Paul’s Blog

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OpenStreetMap Cartographic: A Client-side Rendered OpenStreetMap Carto

I’ve been working on a new project, OpenStreetMap Cartographic. This is a client-side rendering based on OpenStreetMap Carto. This is an ambitious project, as OpenStreetMap Carto is an extremely complex style which shows a large number of features. The technical choices I’m making are designed so the style is capable of handling the load of with minutely updates.

I’ve put up a world-wide demo at, using data from 2020-03-16, and you can view the code at

Preview image

Incomplete parts

Only zoom 0 to 8 has been implemented so far. I started at zoom 0 and am working my way down.

Admin boundaries are not implemented. OpenStreetMap Carto uses Mapnik-specific tricks to deduplicate the rendering of these. I know how I can do this, but it requires the changes I intend to make with the flex backend.

Landuse, vegetation, and other natural features are not rendered until zoom 7. This is the scale of OpenStreetMap Carto zoom 8, and these features first appear at zoom 5. There are numerous problems with unprocessed OpenStreetMap data at these scales. OpenStreetMap Carto gets a result that looks acceptable but is poor at conveying information by tweaking Mapnik image rasterizing options. I’m looking for better options here involving preprocessed data, but haven’t found any.

I’m still investigating how to best distribute sprites.


The technology choices are designed to be suitable for a replacement for This means minutely updates, high traffic, high reliability, and multiple servers. Tilekiln, the vector tile generator, supports all of these. It’s designed to better share the rendering results among multiple servers, a significant flaw with renderd + mod_tile and the standard filesystem storage. It uses PostGIS’ ST_AsMVT, which is very fast with PostGIS 3.0. On my home system generates z0-z8 in under 40 minutes.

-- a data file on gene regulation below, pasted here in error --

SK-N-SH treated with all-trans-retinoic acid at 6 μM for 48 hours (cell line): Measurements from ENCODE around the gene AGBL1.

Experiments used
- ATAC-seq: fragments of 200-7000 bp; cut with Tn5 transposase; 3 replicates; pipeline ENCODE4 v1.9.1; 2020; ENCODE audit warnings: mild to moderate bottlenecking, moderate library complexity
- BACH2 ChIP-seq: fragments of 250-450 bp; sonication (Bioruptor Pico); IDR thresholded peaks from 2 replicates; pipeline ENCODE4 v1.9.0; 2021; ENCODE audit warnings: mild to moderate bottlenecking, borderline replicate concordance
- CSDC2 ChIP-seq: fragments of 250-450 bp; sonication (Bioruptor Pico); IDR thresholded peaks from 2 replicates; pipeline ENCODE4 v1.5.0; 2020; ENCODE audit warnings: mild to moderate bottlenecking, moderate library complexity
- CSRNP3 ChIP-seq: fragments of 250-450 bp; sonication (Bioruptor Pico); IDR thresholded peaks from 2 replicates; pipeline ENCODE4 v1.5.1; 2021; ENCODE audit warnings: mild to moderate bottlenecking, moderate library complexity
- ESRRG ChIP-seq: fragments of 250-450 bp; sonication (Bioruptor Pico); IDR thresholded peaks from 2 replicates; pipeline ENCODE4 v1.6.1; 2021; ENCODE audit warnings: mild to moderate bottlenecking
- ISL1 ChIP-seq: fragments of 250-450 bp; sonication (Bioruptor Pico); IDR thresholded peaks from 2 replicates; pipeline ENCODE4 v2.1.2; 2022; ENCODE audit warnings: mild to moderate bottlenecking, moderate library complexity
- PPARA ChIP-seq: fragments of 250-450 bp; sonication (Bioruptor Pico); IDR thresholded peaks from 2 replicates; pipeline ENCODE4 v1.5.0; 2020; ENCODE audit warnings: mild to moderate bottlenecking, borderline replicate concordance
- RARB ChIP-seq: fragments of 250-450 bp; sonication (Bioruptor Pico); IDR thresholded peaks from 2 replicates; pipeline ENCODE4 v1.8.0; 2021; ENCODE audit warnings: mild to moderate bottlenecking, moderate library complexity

Often forgotten is the development requirements. The style needs to support multiple developers working on similar areas, git merge conflicts while maintaining an easy development workflow. I’m still figuring this out. Mapbox GL styles are written in JSON and most of the tools overwrite any formatting. This means there’s no way to add comments to lines of codes. Comments are a requirement for a style like this, so I’m investigating minimal pre-processing options. The downside to this will make it harder to use with existing GUI editors like Fresco or Maputnik.


The goal of this project isn’t to do big cartography changes yet, but client-side rendering opens up new tools. The biggest immediate change is zoom is continuous, no longer an integer or fixed value. This means parameters like sizes can smoothly change as you zoom in and out, specified by their start and end size instead of having to specify each zoom.

Want to help?

Have a look at and have a go at setting it up and generating your own map. If you have issues, open an issue or pull request. Or, because OpenStreetMap Cartographic uses Tilekiln have a look at its issue list.